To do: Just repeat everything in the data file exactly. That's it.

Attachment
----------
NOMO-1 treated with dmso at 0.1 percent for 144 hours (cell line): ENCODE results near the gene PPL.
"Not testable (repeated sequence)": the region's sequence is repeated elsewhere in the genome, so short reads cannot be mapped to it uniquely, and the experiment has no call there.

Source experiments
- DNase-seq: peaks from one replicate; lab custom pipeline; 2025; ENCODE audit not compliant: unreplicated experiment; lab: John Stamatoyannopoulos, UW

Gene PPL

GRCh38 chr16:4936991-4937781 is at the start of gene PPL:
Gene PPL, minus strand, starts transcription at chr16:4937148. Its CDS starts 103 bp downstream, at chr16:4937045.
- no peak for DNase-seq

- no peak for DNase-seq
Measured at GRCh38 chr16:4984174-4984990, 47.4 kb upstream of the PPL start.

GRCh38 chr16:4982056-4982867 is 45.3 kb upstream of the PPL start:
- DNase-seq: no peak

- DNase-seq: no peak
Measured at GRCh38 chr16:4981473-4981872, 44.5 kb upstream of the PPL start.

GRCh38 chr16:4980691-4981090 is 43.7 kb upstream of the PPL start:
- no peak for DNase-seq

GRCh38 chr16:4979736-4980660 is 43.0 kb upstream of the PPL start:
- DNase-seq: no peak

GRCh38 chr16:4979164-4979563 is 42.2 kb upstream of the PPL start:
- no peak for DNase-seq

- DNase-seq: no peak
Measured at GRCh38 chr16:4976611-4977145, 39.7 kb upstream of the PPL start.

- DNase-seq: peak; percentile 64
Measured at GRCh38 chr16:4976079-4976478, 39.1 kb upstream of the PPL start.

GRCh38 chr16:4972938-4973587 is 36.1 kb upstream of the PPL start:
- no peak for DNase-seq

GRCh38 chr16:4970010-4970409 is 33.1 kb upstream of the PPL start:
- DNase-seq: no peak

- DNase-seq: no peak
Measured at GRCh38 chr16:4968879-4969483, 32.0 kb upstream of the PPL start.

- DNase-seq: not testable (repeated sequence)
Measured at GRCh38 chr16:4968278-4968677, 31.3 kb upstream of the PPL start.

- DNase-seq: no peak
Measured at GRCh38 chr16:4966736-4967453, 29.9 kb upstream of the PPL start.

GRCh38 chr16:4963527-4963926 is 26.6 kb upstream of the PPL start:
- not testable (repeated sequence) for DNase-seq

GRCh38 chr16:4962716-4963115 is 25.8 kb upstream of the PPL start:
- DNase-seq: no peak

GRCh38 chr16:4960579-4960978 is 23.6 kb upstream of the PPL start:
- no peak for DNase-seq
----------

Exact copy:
NOMO-1 treated with dmso at 0.1 percent for 144 hours (cell line): ENCODE results near the gene PPL.
"Not testable (repeated sequence)": the region's sequence is repeated elsewhere in the genome, so short reads cannot be mapped to it uniquely, and the experiment has no call there.

Source experiments
- DNase-seq: peaks from one replicate; lab custom pipeline; 2025; ENCODE audit not compliant: unreplicated experiment; lab: John Stamatoyannopoulos, UW

Gene PPL

GRCh38 chr16:4936991-4937781 is at the start of gene PPL:
Gene PPL, minus strand, starts transcription at chr16:4937148. Its CDS starts 103 bp downstream, at chr16:4937045.
- no peak for DNase-seq

- no peak for DNase-seq
Measured at GRCh38 chr16:4984174-4984990, 47.4 kb upstream of the PPL start.

GRCh38 chr16:4982056-4982867 is 45.3 kb upstream of the PPL start:
- DNase-seq: no peak

- DNase-seq: no peak
Measured at GRCh38 chr16:4981473-4981872, 44.5 kb upstream of the PPL start.

GRCh38 chr16:4980691-4981090 is 43.7 kb upstream of the PPL start:
- no peak for DNase-seq

GRCh38 chr16:4979736-4980660 is 43.0 kb upstream of the PPL start:
- DNase-seq: no peak

GRCh38 chr16:4979164-4979563 is 42.2 kb upstream of the PPL start:
- no peak for DNase-seq

- DNase-seq: no peak
Measured at GRCh38 chr16:4976611-4977145, 39.7 kb upstream of the PPL start.

- DNase-seq: peak; percentile 64
Measured at GRCh38 chr16:4976079-4976478, 39.1 kb upstream of the PPL start.

GRCh38 chr16:4972938-4973587 is 36.1 kb upstream of the PPL start:
- no peak for DNase-seq

GRCh38 chr16:4970010-4970409 is 33.1 kb upstream of the PPL start:
- DNase-seq: no peak

- DNase-seq: no peak
Measured at GRCh38 chr16:4968879-4969483, 32.0 kb upstream of the PPL start.

- DNase-seq: not testable (repeated sequence)
Measured at GRCh38 chr16:4968278-4968677, 31.3 kb upstream of the PPL start.

- DNase-seq: no peak
Measured at GRCh38 chr16:4966736-4967453, 29.9 kb upstream of the PPL start.

GRCh38 chr16:4963527-4963926 is 26.6 kb upstream of the PPL start:
- not testable (repeated sequence) for DNase-seq

GRCh38 chr16:4962716-4963115 is 25.8 kb upstream of the PPL start:
- DNase-seq: no peak

GRCh38 chr16:4960579-4960978 is 23.6 kb upstream of the PPL start:
- no peak for DNase-seq